How to Get What You Want from the Doctor
Certain behaviors are like fingernails on a chalkboard to doctors. Some of these you can control, others you cannot. As mentioned earlier, if you are overweight or have a chronic health problem, you will need to strategize to overcome the doctor's possible bias against you. Beyond that, here are a few behaviors to avoid:
Don't act entitled. No matter how lofty your position in the outside world, when you are on the doctor's turf, resist ordering him around. "[Patients] seemed to think my job was to write them referrals," groused one doctor anonymously in "Curbside Consultation." "At their jobs...[they] were used to aggressive, confrontational relationships and they continuously challenged me into arguments." Control is extremely important to doctors. If you challenge them or overstep the bounds of typical patient behavior, you will raise their hackles. If you need to question their decisions, ask politely; never demand or confront.
Don't play doctor with the doctor. "Patients often arrived at the office armed with complex and marginal information from the Internet that was inconsistent with standards of care," the same "Curbside Consultation" physician complained. Oncologist Barry Rosenbloom voiced similar concerns. "I personally feel good when people are educated about the disease. They ask intelligent questions. But the thing I've got over the patient is experience and judgment and the ability to take care of sick people. Breast cancer is a good example. Patients come with literature; they're aware of the various chemotherapy regimens. But they have no idea what they mean, whether one is better than the other."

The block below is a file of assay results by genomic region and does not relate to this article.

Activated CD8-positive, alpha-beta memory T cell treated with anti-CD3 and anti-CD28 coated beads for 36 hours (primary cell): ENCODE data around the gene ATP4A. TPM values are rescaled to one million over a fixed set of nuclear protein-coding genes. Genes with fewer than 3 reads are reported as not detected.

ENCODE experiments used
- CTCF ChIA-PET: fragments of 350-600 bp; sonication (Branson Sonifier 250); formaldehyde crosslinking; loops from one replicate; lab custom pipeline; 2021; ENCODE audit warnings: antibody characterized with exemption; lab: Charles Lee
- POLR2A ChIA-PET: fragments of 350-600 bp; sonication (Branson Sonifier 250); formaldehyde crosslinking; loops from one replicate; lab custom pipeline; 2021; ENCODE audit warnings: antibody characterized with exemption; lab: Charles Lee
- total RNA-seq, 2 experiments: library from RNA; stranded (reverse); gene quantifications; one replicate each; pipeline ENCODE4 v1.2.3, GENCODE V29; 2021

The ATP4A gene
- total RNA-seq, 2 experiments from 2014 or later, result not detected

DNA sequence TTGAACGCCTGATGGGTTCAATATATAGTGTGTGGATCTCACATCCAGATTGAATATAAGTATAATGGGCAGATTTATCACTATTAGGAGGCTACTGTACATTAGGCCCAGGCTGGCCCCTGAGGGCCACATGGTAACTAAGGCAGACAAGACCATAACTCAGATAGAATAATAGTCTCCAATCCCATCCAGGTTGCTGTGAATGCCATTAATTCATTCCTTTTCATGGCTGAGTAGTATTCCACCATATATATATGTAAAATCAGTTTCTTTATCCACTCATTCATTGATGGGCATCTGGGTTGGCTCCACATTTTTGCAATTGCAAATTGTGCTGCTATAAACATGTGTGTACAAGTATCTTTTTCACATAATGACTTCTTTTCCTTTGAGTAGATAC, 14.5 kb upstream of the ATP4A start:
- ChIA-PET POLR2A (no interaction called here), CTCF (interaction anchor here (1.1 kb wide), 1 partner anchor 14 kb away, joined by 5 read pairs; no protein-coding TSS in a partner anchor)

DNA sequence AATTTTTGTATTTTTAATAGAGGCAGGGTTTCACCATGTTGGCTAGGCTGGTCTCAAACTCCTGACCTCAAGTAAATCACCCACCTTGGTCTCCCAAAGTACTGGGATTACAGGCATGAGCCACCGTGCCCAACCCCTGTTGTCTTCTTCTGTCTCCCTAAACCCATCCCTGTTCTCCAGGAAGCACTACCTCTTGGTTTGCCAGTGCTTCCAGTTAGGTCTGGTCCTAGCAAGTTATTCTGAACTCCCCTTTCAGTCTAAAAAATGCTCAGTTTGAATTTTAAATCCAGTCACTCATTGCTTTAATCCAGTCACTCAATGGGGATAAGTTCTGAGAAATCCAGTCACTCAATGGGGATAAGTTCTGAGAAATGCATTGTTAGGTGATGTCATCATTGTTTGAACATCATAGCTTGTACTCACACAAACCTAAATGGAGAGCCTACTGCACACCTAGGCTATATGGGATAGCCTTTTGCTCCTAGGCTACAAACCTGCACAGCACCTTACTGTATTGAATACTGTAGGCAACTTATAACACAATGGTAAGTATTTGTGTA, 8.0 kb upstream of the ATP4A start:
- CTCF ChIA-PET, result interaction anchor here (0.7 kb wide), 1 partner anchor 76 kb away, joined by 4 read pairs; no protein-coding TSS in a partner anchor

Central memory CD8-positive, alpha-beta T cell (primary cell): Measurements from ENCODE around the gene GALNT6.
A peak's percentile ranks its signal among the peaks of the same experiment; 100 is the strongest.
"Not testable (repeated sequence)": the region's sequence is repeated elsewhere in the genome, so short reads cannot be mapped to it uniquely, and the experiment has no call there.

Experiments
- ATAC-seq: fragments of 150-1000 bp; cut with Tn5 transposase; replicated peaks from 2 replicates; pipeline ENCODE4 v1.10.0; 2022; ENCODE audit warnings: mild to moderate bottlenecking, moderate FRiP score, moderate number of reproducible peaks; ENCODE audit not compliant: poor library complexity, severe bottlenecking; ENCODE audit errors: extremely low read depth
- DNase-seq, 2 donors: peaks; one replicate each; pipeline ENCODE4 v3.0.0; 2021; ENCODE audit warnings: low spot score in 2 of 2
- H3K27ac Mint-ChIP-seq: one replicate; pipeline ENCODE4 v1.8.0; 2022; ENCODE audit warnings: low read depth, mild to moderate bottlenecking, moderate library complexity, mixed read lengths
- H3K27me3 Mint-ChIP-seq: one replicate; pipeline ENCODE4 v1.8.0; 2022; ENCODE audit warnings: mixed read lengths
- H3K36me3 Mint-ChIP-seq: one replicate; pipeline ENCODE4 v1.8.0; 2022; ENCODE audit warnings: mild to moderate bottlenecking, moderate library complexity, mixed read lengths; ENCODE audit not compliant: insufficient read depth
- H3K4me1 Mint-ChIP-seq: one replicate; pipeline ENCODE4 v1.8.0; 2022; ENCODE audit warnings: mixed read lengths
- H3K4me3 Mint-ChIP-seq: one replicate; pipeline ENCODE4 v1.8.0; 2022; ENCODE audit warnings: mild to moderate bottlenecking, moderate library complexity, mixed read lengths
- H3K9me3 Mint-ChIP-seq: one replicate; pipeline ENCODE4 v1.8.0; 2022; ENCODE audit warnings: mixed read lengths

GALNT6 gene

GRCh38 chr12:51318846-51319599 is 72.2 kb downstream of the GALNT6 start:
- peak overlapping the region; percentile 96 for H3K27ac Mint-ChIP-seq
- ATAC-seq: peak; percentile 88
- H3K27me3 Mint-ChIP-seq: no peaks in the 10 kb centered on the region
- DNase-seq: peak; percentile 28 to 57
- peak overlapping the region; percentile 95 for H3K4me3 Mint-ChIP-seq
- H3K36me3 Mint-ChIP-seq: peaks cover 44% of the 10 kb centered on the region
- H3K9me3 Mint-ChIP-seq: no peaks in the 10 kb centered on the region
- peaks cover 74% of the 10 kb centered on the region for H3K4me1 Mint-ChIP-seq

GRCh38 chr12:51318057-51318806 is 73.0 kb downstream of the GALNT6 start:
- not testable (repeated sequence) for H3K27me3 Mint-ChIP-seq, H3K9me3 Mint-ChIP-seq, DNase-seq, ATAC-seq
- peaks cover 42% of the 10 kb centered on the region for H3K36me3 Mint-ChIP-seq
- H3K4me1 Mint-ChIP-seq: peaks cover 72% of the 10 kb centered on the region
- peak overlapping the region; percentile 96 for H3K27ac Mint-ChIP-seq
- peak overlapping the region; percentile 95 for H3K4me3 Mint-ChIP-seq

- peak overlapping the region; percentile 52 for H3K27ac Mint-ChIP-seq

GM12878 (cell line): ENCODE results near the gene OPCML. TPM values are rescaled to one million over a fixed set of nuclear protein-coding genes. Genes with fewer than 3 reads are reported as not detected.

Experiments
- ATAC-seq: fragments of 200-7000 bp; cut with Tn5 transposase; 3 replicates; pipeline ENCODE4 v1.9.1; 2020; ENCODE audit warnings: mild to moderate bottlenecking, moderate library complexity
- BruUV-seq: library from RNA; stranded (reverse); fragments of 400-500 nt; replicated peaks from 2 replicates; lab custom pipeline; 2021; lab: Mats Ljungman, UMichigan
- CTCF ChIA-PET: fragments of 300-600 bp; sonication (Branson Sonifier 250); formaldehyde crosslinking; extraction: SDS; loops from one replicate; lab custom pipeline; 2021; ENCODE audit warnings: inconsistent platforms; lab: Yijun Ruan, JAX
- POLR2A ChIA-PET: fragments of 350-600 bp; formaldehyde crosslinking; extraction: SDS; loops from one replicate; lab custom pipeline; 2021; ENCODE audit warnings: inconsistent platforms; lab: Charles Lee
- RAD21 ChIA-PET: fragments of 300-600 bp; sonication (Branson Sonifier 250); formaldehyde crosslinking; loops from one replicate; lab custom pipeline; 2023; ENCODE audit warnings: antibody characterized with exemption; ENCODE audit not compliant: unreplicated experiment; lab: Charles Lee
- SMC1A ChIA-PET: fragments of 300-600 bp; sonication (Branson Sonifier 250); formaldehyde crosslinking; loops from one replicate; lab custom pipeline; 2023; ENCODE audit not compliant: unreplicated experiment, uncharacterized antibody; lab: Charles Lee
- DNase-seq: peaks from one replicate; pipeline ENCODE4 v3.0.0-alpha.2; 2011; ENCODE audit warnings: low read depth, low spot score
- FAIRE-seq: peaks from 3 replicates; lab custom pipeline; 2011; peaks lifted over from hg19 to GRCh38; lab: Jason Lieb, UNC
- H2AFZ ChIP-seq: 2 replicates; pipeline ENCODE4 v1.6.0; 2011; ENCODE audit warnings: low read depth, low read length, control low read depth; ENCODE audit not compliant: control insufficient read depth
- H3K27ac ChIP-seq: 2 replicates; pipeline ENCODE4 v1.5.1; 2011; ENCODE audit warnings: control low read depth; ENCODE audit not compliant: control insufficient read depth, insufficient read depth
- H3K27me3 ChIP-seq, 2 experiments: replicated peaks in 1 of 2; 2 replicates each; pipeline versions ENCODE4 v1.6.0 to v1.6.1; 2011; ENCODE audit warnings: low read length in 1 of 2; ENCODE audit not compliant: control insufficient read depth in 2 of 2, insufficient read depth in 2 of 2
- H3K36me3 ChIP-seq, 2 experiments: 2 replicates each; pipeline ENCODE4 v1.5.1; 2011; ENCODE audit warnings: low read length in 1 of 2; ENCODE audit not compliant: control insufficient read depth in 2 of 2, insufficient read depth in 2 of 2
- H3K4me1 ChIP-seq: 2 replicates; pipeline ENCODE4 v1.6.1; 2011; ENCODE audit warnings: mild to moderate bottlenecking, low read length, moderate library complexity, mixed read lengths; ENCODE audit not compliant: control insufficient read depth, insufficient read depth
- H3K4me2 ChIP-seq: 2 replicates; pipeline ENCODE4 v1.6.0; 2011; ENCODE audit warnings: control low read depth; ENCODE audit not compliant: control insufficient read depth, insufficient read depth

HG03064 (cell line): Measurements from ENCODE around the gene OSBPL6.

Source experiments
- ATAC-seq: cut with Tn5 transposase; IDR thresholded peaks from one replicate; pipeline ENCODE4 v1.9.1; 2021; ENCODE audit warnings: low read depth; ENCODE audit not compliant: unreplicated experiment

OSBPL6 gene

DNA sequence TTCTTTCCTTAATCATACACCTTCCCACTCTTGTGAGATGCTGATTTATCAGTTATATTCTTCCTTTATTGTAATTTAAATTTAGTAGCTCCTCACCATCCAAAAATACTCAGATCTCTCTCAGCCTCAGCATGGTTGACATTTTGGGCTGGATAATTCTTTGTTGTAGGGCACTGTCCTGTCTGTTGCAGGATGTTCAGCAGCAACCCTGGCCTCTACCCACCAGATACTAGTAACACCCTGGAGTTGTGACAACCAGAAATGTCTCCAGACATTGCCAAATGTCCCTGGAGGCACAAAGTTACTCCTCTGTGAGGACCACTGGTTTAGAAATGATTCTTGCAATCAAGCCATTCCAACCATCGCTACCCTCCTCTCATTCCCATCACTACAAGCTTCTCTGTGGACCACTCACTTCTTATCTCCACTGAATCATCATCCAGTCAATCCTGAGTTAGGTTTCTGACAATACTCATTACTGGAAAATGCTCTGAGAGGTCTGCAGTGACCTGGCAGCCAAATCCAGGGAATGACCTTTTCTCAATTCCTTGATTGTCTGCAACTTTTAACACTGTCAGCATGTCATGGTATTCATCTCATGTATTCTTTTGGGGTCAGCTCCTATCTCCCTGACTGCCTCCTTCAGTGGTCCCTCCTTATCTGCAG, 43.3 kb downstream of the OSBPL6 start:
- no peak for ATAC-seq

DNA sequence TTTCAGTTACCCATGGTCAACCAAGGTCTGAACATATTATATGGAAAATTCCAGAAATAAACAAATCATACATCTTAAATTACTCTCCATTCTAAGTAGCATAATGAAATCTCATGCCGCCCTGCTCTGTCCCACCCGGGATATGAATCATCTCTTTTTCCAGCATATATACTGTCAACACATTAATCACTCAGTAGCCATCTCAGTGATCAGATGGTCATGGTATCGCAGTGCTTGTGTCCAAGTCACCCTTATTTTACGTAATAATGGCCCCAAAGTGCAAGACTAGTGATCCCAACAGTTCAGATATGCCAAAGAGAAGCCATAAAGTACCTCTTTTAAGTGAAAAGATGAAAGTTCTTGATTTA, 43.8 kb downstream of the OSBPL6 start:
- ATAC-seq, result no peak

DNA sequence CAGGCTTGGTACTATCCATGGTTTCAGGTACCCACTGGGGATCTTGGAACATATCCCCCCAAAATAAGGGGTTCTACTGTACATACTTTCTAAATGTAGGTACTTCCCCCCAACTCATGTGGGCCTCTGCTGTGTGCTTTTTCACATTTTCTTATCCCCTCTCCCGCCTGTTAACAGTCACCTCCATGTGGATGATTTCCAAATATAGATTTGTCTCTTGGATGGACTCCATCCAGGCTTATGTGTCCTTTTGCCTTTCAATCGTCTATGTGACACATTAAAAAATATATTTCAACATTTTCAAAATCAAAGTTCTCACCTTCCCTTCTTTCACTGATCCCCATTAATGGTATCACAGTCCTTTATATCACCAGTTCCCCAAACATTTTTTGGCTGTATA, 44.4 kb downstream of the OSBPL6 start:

Don't test the doctor. Doctors are aware that many people seek second opinions, and that is fine with them. What they object to are patients who see several physicians for the same problem but don't reveal what the other doctors have discovered. This type of blind testing undermines all the doctors.
Don't blame the doctor for his staff. Doctors are often as frustrated with the front office staff as you are. Bring your complaints to the office manager, not your doctor. It's not worth wasting 5 minutes of your 15-minute visit. If you get no satisfaction from the office manager (or if she herself is the problem), call, write, or e-mail the doctor explaining the situation. If the staff is so wretched or disrespectful that you are considering dropping the doctor because of them, it's only fair to let him know.
Don't ask the doctor to do something unethical. People commonly ask their doctors to write false reports so they can get out of work, get on disability, get handicapped parking permits, and so forth. Although it might seem like a harmless request, you are in fact asking the doctor to lie and possibly jeopardize his career.
Don't bad-mouth other doctors. If you disliked a former doctor's care and must explain your concerns to your new doctor, keep your tone and language neutral. Talk about the treatment itself rather than the doctor who provided it. If the doctor asks why you changed physicians, simply say that you and he didn't communicate very well.
From Say the Magic Words by Lynette Padwa. Copyright © 2005. Used by arrangement with Penguin Group (USA) Inc.
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